The guidebook also advocates the policing of language. It warns students to be careful about what they say in class and calls “capitalism and consumerism” concepts that “can lead to [the] dangerous promotion of certain ideals and widespread circulation of stigmatizing information.” The book scolds “those who oppose trigger warnings,” labeling such people as uncaring and “potentially sexist, ableist, homophobic, racist, classist, etc.”
And further:
Earlier this year the crazed leftists of the 5Cs drove the editor-in-chief of the conservative-leaning Claremont Independent out of his campus job as a writing coach. Steven Glick quit his job at Pomona College’s Writing Center, saying the constant harassment its progressive staff inflicted on him pushed him over the edge.

Glick wrote a column posted on the newspaper’s website that was titled, “I resign: The Writing Center’s mission is to teach writing, not ideology[.]” He explained that one of the center’s professors complained he wasn’t doing enough to make students feel welcome.

“To rectify that, she canceled my appointments that night and asked me to read three packets about identity politics instead,” Glick wrote. “One of the readings states that teaching English to non-native English speakers is an attack on free speech. Another criticizes ‘the hegemonic feminist theory produced by academic women, most of whom were white.’ The third, titled ‘Heteropatriarchy and the Three Pillars of White Supremacy,’ states that capitalism is racist.”

“I read all three packets, as I had been told to do. I did not agree with the opinions presented in any of them, nor did I see any connection between these readings and my work at the Writing Center,” Glick added.

Glick was then asked “what role identity politics should play in the Writing Center’s mission.” He said his answer was to provide “students with a community of experienced readers and writers, offering free, one-on-one consultations at any stage of the writing process—from generating a thesis and structuring an argument to fine-tuning a draft.”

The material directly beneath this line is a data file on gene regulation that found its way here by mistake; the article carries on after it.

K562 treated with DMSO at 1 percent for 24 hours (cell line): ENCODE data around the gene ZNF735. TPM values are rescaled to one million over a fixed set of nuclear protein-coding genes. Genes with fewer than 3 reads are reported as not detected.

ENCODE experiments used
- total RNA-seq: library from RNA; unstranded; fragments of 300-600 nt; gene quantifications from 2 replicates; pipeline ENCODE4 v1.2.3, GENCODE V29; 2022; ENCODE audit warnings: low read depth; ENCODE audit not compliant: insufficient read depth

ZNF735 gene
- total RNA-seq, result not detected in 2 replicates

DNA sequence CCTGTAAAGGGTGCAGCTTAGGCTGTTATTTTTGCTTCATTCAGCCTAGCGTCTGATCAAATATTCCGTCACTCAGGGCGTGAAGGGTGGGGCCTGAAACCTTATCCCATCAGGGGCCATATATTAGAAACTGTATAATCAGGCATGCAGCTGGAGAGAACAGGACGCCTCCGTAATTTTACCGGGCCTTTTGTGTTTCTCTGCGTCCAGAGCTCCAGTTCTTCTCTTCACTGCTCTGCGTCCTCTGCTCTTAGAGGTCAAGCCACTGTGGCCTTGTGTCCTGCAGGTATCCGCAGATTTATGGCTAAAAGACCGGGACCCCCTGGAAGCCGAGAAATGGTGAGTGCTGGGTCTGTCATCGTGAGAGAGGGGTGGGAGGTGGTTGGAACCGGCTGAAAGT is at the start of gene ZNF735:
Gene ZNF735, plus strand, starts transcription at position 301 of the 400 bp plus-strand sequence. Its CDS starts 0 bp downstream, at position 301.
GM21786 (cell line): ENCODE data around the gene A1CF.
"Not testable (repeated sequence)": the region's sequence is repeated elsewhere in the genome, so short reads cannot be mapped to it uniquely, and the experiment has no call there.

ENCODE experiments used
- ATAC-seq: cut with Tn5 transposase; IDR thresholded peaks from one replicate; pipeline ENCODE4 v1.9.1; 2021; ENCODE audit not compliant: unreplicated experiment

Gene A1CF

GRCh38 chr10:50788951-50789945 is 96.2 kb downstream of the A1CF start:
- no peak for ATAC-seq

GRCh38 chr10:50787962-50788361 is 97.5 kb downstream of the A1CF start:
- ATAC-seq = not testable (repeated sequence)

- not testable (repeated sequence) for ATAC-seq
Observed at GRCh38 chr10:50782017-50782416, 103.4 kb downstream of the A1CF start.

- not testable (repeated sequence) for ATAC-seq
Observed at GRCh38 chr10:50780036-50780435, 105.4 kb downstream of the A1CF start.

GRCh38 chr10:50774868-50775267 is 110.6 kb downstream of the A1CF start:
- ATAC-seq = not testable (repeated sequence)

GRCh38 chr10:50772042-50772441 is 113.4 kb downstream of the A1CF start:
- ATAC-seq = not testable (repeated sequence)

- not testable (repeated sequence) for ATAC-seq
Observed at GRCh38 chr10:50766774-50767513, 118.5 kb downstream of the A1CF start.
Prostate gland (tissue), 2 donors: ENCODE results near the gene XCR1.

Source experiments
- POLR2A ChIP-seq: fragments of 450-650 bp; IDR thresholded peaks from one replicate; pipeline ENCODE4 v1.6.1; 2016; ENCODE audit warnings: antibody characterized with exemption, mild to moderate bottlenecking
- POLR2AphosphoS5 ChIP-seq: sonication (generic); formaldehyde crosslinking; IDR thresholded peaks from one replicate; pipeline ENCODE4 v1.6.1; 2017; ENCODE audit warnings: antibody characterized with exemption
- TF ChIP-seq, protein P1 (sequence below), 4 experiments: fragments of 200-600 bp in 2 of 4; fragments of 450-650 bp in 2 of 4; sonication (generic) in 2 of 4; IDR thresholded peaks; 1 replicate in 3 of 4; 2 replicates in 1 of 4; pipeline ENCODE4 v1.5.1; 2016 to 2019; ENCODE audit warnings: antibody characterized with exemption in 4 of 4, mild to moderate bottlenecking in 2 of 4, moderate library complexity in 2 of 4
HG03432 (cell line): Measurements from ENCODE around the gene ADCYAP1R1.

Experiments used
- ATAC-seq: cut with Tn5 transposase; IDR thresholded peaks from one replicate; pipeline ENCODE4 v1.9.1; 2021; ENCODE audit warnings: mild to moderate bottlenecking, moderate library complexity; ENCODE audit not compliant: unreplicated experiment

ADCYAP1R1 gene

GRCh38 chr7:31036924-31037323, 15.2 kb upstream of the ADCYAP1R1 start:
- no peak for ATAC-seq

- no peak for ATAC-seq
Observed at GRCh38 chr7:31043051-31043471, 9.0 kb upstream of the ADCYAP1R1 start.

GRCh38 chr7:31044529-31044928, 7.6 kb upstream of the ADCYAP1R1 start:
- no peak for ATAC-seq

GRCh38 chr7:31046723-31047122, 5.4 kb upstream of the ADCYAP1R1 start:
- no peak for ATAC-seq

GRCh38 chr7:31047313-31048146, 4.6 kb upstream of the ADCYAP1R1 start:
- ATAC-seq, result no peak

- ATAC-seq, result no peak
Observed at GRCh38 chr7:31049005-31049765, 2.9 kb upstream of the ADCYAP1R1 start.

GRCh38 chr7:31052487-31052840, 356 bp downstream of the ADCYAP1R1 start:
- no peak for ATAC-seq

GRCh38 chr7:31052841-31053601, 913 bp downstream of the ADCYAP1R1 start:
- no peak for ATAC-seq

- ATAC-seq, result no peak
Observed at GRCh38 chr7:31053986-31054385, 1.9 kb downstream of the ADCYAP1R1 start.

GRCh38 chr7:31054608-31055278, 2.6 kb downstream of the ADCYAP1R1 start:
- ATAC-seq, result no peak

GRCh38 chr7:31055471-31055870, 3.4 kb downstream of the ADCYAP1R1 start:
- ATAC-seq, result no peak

Apparently that was the wrong answer because the next day Glick was placed on probation at the center. He quit even though he said he loved the job.

The newspaper, incidentally, has been attacked as “insensitive,” “racist, sexist, classist,” and for allegedly making some students “emotionally ill.”

After a photo of Glick and two of his editorial colleagues was posted online wearing promotional tank tops that read “Claremont Independent: Always Right,” one critic snarled, “Literally everything about it is a joke and honestly I wish I could shut them down but they would be so quick to spit their ‘constitutional rights,’ rights that only work for some.” Glick said a strange woman who saw the photo came up to him uninvited during dinner and ranted for 15 minutes about how the photo supposedly promoted racism, sexism, and other isms. “When she left, she said I was a bigot,” he added.
By all means, read the entire thing, if you can stomach it.

Most institutions aren’t this bad, but this kind of raw naked bigotry is found widely throughout academia, including at Marquette. Women’s colleges, of course, are among the worst, since they tend to attract virulently anti-male feminists.  There is, in fact, very little here that cannot be found at Marquette, although it does not so completely dominate the culture at Marquette.